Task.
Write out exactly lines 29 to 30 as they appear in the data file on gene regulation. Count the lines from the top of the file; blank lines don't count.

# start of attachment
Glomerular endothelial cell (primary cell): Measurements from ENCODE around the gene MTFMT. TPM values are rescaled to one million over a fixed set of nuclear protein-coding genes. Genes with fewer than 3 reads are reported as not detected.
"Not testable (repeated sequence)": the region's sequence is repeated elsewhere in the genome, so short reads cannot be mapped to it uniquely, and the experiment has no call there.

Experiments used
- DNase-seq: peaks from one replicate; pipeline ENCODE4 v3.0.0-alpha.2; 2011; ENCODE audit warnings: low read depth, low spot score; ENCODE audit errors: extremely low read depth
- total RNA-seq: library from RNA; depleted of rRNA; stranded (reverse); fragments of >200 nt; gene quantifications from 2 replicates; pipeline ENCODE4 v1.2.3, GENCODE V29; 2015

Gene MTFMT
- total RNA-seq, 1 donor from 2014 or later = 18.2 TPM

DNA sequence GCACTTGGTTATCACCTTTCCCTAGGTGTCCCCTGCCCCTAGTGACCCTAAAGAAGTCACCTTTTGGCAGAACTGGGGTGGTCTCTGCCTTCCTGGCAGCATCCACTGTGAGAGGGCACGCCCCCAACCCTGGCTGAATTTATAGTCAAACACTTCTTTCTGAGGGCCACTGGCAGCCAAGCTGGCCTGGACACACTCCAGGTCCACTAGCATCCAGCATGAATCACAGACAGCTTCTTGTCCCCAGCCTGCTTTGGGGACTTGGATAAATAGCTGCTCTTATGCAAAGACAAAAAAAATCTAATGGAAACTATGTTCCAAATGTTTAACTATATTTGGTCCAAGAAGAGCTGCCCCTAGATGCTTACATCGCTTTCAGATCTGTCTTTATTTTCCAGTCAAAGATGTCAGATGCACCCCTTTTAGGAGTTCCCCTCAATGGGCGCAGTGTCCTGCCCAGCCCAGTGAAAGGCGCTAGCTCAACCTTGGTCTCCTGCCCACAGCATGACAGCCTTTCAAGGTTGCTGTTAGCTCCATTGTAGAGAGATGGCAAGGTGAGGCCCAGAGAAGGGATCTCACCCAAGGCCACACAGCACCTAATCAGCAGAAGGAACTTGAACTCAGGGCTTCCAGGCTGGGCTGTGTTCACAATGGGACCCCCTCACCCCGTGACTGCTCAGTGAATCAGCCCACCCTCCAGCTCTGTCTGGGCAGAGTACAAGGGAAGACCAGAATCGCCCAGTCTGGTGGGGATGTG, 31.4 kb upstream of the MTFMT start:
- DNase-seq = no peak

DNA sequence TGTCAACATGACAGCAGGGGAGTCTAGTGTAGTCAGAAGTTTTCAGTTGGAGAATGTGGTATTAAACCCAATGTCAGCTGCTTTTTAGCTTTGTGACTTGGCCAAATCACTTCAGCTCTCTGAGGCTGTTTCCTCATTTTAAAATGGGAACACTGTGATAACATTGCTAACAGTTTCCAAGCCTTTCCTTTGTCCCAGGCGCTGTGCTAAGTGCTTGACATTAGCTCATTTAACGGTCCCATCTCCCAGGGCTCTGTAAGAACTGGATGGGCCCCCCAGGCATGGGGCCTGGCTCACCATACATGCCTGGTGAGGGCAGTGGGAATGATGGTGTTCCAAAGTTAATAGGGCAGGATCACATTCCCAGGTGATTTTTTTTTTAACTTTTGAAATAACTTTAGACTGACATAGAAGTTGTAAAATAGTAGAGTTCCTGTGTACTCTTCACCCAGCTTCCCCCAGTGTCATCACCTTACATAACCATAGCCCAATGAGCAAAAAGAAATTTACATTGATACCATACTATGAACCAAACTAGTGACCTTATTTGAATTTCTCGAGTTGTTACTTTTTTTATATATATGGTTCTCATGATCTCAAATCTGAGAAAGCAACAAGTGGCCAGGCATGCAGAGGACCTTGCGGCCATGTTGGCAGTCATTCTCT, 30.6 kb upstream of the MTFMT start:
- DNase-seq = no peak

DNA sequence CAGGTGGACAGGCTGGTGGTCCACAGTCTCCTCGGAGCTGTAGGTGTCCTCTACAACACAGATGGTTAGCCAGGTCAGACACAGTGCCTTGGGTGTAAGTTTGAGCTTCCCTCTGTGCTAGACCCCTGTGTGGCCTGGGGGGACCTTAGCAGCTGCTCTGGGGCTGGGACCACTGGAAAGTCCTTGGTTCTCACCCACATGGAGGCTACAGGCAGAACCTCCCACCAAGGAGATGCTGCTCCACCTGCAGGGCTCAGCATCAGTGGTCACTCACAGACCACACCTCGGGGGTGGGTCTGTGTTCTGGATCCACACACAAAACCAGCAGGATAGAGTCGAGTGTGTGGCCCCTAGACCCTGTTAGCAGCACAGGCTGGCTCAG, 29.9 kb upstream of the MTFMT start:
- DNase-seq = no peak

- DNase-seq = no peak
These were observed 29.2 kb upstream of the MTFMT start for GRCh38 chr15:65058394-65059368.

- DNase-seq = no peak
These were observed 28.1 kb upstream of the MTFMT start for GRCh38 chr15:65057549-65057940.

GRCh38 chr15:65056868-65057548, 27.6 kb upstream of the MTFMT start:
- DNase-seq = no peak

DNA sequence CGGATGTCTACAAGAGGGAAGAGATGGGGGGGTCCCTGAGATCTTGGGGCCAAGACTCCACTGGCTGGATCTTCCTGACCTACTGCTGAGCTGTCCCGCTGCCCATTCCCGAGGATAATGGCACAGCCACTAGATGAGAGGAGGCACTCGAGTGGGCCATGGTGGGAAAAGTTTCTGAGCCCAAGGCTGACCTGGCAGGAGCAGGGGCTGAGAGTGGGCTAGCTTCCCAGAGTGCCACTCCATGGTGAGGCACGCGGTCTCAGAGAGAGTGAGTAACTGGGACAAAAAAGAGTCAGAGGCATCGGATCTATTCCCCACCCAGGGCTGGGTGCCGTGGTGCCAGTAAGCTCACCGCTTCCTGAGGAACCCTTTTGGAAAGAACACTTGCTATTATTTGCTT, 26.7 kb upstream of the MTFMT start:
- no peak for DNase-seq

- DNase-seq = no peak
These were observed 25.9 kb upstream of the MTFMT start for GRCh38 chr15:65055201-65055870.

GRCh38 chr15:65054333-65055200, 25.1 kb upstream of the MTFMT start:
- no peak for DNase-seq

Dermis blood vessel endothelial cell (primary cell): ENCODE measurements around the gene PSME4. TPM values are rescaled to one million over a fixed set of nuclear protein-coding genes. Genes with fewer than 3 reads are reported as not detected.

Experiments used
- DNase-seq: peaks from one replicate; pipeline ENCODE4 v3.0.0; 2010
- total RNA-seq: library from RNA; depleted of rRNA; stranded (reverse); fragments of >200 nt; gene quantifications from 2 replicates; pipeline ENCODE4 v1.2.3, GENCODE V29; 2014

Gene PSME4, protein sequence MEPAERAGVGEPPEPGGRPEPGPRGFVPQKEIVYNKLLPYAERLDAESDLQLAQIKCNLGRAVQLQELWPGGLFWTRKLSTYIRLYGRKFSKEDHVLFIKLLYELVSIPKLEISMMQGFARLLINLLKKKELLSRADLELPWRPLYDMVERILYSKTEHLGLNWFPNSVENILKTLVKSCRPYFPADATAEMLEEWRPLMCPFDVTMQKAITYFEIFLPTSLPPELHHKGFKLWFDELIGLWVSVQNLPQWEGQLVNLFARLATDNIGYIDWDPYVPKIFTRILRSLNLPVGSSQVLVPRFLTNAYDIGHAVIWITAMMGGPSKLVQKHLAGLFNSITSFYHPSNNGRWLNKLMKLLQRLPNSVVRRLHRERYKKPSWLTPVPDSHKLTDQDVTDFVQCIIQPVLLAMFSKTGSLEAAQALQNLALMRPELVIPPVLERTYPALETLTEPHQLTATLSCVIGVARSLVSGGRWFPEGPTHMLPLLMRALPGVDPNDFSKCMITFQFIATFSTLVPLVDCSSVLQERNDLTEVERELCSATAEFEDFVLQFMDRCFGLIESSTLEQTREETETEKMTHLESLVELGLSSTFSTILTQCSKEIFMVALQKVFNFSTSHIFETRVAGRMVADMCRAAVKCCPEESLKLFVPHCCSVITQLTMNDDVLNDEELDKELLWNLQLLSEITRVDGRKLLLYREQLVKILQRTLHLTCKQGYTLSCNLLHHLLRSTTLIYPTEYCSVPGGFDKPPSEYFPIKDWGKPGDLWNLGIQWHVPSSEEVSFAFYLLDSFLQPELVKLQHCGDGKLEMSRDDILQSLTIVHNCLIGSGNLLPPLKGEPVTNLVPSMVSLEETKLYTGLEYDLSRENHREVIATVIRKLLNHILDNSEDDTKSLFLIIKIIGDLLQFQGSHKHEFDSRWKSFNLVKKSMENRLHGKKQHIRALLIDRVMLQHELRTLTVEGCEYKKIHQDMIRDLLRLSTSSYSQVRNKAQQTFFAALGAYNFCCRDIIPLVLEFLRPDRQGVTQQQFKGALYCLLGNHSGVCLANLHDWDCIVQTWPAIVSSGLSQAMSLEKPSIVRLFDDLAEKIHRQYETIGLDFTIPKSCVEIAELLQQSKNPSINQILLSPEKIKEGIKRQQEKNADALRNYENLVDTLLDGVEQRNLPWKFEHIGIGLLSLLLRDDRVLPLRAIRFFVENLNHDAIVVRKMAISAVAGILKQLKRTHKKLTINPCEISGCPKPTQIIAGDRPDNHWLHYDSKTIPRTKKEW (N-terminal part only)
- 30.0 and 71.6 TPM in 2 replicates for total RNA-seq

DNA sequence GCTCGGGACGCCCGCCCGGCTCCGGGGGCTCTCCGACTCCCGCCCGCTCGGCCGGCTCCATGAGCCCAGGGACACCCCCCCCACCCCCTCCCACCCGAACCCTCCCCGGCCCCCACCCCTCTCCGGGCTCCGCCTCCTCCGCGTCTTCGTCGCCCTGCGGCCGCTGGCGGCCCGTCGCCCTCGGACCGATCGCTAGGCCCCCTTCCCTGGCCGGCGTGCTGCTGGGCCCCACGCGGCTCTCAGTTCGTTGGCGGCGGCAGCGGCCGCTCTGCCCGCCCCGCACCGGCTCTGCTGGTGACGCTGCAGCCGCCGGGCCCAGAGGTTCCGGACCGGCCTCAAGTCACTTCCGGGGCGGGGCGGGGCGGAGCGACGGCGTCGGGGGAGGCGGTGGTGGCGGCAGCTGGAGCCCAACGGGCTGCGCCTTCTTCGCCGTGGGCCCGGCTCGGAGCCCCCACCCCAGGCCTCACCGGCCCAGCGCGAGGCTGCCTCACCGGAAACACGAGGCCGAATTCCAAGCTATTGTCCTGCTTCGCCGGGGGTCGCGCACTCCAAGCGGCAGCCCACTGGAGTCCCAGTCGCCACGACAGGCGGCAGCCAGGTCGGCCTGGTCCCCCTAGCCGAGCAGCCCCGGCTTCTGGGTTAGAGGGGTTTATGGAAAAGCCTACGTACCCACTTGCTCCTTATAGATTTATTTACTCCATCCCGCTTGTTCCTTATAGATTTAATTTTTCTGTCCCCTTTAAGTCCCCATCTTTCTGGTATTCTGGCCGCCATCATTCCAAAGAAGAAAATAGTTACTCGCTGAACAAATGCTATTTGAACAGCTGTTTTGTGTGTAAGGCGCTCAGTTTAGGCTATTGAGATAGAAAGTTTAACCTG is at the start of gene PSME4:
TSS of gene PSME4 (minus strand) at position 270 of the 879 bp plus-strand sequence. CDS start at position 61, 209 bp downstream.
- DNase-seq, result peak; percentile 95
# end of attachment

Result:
- total RNA-seq: library from RNA; depleted of rRNA; stranded (reverse); fragments of >200 nt; gene quantifications from 2 replicates; pipeline ENCODE4 v1.2.3, GENCODE V29; 2014

Gene PSME4, protein sequence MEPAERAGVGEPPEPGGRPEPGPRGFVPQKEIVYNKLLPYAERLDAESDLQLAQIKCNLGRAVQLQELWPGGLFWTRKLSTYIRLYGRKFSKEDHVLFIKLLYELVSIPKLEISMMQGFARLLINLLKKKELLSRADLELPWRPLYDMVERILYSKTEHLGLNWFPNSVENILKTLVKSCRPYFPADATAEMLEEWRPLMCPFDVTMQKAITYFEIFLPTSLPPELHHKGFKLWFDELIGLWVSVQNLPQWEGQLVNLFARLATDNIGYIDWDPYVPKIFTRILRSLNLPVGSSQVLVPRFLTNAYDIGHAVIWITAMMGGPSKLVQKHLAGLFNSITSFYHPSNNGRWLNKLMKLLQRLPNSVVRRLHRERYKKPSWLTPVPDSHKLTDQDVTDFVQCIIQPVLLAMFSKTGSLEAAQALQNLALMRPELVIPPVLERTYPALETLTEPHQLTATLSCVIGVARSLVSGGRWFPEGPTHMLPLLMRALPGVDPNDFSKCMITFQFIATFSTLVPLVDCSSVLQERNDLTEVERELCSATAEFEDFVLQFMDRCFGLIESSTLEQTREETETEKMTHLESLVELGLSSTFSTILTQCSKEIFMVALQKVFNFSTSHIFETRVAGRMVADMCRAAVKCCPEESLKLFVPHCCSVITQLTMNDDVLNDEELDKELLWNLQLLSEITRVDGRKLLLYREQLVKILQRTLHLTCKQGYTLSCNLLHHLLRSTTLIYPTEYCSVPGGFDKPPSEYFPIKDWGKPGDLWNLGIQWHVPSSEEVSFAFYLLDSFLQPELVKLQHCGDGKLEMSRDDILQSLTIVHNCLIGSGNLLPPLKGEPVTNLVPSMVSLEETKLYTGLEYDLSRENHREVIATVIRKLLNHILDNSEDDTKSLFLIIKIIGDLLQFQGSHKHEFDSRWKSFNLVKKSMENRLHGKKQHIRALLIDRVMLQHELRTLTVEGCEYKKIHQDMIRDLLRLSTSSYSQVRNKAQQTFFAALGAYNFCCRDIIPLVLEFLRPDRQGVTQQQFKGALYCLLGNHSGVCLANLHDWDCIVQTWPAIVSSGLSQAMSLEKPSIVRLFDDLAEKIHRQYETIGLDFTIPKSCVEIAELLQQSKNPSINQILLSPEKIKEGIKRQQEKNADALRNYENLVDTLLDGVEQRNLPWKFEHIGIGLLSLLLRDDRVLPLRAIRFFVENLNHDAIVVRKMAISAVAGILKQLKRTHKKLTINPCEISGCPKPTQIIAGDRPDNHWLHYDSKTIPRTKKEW (N-terminal part only)